August 2020 PODs

Bill’s “Pictures of the Day”

from August 2020

Yet another new stage. After losing a couple of stages, I built a new one; this one with a red/orange dichroic glass. We went diving yesterday with friends on the Giant Stride (cold but good vis) and got to play with the new stage. Here is one of my favorite subjects, the Spanish Shawl sitting on the new stage. Note the subtle reflection.

Saturday it was cold (49-51) and green at the top but clear below with good visibility. Here is an Acanthodoris on the red/orange stage.

The new stage has the red dichroic on one side and a black dichroic (with texture) on the other side. Here is a nice little Hermissenda on the black side from our dive yesterday on the Giant Stride with our friends.

Here is a nice little Rictaxis punctocaelatus or bubble shell (a heterobranch) sitting on a piece of obsidian (thanks Kevin) that we shot last weekend on the Giant Stride. I originally identified it as a snail and was simultaneously corrected by Kevin Lee and Ali H.

Here is a nice little Acanthodoris lutea sitting on the red/orange dichroic stage (without much dichroism). The slug is brightly colored (sometimes called the orange peel nudi).  His color is aposematic, telling everyone in the neighborhood that if you try to eat me you will get sick.  From last week on the Giant Stride.

Last week I misidentified a heterobranch as a snail. Here is (I think) a real snail from our dive yesterday with friends on the Giant Stride.

Here is a nice little Felimida macfarlandi from our dive on the Giant Stride yesterday. He is sitting on an orange dichroic glass that doesn't seem to be doing much dichroicing (to make up a word).

Here is a nice little Acanthodoris rhodoceras from Garden Spot on last Sunday on the Giant Stride. Here he is sitting on the matte black stage.

Here is a nice little Dendronotus venustus (although Kevin has it as venustes) from our dive on Saturday with friends on the Giant Stride. A central question is why most nudibranchs like it warm but Dendronotus likes it cold; they are mostly found in the arctic and cooler waters. Apparently it arose in the warm Pacific in the pliocene (3-5M years ago) and moved North. Because they were very adaptive to eating unusual foods they were successful in the North and when the Bering sea passage closed and things really cooled off, they stayed in a good example of allopatric speciation. In any case, here he is on a new purple dichroic stage.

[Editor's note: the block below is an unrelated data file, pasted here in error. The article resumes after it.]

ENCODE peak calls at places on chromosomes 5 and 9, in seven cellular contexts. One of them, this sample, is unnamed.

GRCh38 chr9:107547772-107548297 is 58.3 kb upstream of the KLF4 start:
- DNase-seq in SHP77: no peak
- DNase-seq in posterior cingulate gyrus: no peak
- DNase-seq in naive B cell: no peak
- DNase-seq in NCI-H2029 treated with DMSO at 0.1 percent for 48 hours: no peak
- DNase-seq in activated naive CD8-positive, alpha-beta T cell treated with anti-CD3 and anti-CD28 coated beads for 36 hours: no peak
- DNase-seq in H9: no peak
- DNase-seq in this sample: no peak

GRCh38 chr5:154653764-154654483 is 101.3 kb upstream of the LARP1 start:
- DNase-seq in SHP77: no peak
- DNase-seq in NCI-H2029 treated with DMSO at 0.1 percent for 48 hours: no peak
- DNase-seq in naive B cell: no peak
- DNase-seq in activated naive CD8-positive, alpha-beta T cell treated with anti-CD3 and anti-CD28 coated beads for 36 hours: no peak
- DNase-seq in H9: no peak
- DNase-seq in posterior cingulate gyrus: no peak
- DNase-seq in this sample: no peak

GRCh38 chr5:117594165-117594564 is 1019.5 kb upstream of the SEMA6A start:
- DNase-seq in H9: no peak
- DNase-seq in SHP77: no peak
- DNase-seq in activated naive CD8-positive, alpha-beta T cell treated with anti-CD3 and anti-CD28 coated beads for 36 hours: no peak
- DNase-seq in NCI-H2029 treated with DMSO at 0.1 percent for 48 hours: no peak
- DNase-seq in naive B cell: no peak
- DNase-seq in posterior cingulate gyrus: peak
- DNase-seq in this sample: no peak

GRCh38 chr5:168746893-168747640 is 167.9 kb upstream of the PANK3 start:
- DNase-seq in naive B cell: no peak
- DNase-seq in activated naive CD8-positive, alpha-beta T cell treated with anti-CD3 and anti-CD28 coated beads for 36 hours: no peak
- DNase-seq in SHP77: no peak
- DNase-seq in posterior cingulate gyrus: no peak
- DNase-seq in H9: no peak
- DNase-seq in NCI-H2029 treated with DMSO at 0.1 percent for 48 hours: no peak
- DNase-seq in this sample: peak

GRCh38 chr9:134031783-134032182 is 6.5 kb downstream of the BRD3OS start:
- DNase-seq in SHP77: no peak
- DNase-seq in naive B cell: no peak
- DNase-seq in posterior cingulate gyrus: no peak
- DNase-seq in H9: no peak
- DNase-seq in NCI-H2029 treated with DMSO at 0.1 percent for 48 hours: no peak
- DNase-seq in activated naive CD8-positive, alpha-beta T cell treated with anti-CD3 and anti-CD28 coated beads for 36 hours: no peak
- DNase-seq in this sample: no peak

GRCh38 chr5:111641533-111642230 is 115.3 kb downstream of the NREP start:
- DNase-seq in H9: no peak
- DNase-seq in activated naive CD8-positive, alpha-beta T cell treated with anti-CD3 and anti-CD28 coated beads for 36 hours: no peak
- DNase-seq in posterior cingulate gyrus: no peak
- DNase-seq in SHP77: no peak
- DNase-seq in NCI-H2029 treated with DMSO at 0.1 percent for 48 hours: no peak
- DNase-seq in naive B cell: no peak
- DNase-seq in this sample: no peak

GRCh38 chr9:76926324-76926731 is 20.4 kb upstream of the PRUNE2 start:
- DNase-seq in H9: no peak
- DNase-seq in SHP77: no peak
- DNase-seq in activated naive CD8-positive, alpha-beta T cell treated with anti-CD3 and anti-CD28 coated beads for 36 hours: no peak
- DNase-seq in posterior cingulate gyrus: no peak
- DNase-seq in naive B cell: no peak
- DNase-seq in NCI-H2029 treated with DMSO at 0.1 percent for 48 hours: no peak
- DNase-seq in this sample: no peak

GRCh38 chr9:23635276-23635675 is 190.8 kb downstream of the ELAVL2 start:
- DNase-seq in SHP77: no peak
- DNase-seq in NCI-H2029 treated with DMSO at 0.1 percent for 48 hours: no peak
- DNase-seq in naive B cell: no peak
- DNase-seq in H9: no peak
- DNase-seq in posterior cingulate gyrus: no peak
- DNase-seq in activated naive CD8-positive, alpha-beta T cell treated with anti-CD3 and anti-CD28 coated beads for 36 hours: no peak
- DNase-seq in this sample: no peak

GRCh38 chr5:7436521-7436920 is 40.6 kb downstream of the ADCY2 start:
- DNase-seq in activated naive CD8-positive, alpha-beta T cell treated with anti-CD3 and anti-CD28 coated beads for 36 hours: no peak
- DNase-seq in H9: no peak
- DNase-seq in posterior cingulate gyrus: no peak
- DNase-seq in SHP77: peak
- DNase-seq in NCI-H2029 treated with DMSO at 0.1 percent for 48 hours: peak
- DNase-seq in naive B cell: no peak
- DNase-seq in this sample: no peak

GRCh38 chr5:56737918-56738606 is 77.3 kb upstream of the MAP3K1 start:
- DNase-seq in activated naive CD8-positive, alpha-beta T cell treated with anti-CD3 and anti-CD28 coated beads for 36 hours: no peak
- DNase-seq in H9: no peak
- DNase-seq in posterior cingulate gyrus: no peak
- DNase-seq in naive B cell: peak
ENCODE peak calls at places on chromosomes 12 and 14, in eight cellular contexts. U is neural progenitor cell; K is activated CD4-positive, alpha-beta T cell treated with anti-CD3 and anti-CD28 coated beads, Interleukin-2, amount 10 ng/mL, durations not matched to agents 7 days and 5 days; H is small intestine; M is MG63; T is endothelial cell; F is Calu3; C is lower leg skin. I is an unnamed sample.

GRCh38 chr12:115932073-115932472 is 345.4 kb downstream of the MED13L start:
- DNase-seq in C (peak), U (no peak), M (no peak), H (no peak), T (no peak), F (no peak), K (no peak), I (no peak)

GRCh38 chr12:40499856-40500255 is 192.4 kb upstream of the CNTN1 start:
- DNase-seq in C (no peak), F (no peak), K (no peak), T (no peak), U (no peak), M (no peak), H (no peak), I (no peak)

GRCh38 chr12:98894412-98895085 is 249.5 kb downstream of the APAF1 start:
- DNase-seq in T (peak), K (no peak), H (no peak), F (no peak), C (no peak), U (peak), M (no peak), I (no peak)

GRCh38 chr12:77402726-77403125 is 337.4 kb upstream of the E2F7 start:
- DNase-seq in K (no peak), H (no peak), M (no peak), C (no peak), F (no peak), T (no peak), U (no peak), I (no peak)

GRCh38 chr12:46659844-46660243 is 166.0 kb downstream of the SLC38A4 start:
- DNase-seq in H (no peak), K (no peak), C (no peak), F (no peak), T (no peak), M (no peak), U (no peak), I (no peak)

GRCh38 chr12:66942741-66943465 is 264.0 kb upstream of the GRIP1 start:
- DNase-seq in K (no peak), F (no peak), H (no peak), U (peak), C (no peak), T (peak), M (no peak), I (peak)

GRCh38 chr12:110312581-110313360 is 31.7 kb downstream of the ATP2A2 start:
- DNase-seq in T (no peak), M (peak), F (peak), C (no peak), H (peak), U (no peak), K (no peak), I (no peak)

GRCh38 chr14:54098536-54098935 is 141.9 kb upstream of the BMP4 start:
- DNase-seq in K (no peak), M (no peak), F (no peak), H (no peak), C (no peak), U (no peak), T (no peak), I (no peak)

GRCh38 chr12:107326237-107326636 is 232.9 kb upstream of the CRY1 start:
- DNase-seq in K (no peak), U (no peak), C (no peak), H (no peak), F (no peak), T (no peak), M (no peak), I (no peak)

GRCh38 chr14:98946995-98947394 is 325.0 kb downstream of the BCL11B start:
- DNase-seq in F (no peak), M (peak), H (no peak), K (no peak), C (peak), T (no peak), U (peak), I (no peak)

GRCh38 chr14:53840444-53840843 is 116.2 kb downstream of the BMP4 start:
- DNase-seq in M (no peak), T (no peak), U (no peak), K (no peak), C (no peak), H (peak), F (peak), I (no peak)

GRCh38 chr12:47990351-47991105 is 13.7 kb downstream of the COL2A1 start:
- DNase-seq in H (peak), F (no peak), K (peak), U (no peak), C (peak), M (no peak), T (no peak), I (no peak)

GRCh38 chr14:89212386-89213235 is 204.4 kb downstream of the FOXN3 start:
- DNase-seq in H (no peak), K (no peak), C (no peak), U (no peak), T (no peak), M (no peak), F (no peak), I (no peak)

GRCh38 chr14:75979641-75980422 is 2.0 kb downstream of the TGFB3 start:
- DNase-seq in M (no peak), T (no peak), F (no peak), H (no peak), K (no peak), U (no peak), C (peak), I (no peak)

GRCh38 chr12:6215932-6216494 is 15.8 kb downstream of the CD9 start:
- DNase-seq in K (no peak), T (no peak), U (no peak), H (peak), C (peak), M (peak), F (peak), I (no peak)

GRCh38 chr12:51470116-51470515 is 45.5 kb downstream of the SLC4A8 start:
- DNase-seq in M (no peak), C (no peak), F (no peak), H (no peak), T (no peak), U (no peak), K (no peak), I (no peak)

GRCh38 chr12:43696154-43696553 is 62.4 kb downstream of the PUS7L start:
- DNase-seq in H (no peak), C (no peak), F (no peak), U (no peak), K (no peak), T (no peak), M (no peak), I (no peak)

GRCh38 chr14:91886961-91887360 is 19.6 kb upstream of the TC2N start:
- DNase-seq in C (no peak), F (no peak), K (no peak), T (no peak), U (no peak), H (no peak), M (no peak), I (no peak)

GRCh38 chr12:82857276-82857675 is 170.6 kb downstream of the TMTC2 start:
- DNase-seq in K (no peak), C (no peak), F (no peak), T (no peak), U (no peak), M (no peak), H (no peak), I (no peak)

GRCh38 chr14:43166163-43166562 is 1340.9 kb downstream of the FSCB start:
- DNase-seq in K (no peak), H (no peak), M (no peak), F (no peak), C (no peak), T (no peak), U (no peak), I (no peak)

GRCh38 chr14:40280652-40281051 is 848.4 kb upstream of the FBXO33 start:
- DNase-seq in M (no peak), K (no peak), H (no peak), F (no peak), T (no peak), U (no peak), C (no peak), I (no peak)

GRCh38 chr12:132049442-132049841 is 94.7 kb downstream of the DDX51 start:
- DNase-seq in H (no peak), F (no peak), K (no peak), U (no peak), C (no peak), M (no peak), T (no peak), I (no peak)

D. Venustus again. Here he is on the orange stage.

Here is a nice little Janolus barbarensis (Antiopella now I think) from our recent trip with friends on the Giant Stride. He is sitting on a dichroic stage and the main illumination was a bounce off the stage, hence the blue color cast.

Here is a nice little Acanthadoris rhodoceras this time on the orange dichroic stage.

I am finding that using the red/orange dichroic stage is difficult to figure out. Here is another A. lutea from our dive last week on the Giant Stride with friends. This guy was at Biodome and only one rhinophore ever came out. Tried to shoot this one with the strobe parallel to the stage.

Here is a nice little (not so little) Jorunna pardus

from our most recent trip on the Giant Stride. 

There are at least two other species that look very

similar but with different color rhinophores.

Jorunna nudibranchs can make novel chemicals

here called Jorunnamycin. You can see that

Jorunnamycin C is extraordinarily potent (smaller

numbers are better) and might be a good treatment for prostate cancer.

Here is a Felimare porterae on the orange dichroic. He was named (the Porter part) by Cockerell (a name we nudi nerds all know) whose wife’s middle name was Porter.  The illustration in the inset is from 1901 (the American Natural History Museum) by MacFarland who must have run out of blue ink.

Here is a nice starburst anemone (Anthopleura sola) from our last dive on the Giant Stride with friends. This guy (you can see why he is called starburst) has some interesting characteristics. If another anemone from a different species comes into his space, he will use his acrorhagi (special stinging tentacles) to sting the invader. The nematocysts will cause the invader's base to become necrotic so he runs away (maybe he just crawls away slowly). If you want to know more about HOW this occurs you can read a paper called The Cellular Basis of the Aggressive Acrorhagial Response of Sea Anemones, but the simple version is that once an intruder is sensed using a series of receptors based on both chemical and mechanical sensing, the acrorhagi extend.

© 2020 Nannette and Bill Van Antwerp